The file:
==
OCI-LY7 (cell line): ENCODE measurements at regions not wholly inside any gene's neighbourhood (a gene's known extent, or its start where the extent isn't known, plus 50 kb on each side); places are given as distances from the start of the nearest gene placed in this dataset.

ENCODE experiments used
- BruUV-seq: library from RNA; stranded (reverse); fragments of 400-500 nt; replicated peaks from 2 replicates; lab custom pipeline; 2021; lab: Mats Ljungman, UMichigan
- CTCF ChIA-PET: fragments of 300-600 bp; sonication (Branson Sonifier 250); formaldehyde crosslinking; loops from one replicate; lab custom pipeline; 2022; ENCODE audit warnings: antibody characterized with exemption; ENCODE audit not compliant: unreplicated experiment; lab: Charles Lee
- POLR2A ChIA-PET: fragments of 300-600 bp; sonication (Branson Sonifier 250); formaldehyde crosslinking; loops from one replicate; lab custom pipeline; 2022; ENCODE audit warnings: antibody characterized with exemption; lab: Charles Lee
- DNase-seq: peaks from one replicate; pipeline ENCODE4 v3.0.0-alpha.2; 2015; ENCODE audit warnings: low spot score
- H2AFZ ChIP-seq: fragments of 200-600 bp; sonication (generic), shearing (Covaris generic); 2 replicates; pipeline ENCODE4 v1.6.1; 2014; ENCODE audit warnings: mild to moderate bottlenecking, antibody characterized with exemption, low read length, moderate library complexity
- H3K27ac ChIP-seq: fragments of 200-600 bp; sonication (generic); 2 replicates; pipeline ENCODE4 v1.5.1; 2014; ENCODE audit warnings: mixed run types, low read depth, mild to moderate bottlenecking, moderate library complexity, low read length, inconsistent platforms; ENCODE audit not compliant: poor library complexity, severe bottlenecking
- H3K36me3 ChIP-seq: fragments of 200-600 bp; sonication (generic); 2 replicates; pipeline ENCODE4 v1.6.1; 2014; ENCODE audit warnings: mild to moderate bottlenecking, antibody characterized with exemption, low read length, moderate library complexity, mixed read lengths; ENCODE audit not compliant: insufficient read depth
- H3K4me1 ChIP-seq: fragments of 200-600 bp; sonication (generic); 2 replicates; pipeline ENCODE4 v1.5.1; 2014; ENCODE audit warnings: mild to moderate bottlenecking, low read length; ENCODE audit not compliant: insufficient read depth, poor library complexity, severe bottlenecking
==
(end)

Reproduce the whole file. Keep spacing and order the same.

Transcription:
OCI-LY7 (cell line): ENCODE measurements at regions not wholly inside any gene's neighbourhood (a gene's known extent, or its start where the extent isn't known, plus 50 kb on each side); places are given as distances from the start of the nearest gene placed in this dataset.

ENCODE experiments used
- BruUV-seq: library from RNA; stranded (reverse); fragments of 400-500 nt; replicated peaks from 2 replicates; lab custom pipeline; 2021; lab: Mats Ljungman, UMichigan
- CTCF ChIA-PET: fragments of 300-600 bp; sonication (Branson Sonifier 250); formaldehyde crosslinking; loops from one replicate; lab custom pipeline; 2022; ENCODE audit warnings: antibody characterized with exemption; ENCODE audit not compliant: unreplicated experiment; lab: Charles Lee
- POLR2A ChIA-PET: fragments of 300-600 bp; sonication (Branson Sonifier 250); formaldehyde crosslinking; loops from one replicate; lab custom pipeline; 2022; ENCODE audit warnings: antibody characterized with exemption; lab: Charles Lee
- DNase-seq: peaks from one replicate; pipeline ENCODE4 v3.0.0-alpha.2; 2015; ENCODE audit warnings: low spot score
- H2AFZ ChIP-seq: fragments of 200-600 bp; sonication (generic), shearing (Covaris generic); 2 replicates; pipeline ENCODE4 v1.6.1; 2014; ENCODE audit warnings: mild to moderate bottlenecking, antibody characterized with exemption, low read length, moderate library complexity
- H3K27ac ChIP-seq: fragments of 200-600 bp; sonication (generic); 2 replicates; pipeline ENCODE4 v1.5.1; 2014; ENCODE audit warnings: mixed run types, low read depth, mild to moderate bottlenecking, moderate library complexity, low read length, inconsistent platforms; ENCODE audit not compliant: poor library complexity, severe bottlenecking
- H3K36me3 ChIP-seq: fragments of 200-600 bp; sonication (generic); 2 replicates; pipeline ENCODE4 v1.6.1; 2014; ENCODE audit warnings: mild to moderate bottlenecking, antibody characterized with exemption, low read length, moderate library complexity, mixed read lengths; ENCODE audit not compliant: insufficient read depth
- H3K4me1 ChIP-seq: fragments of 200-600 bp; sonication (generic); 2 replicates; pipeline ENCODE4 v1.5.1; 2014; ENCODE audit warnings: mild to moderate bottlenecking, low read length; ENCODE audit not compliant: insufficient read depth, poor library complexity, severe bottlenecking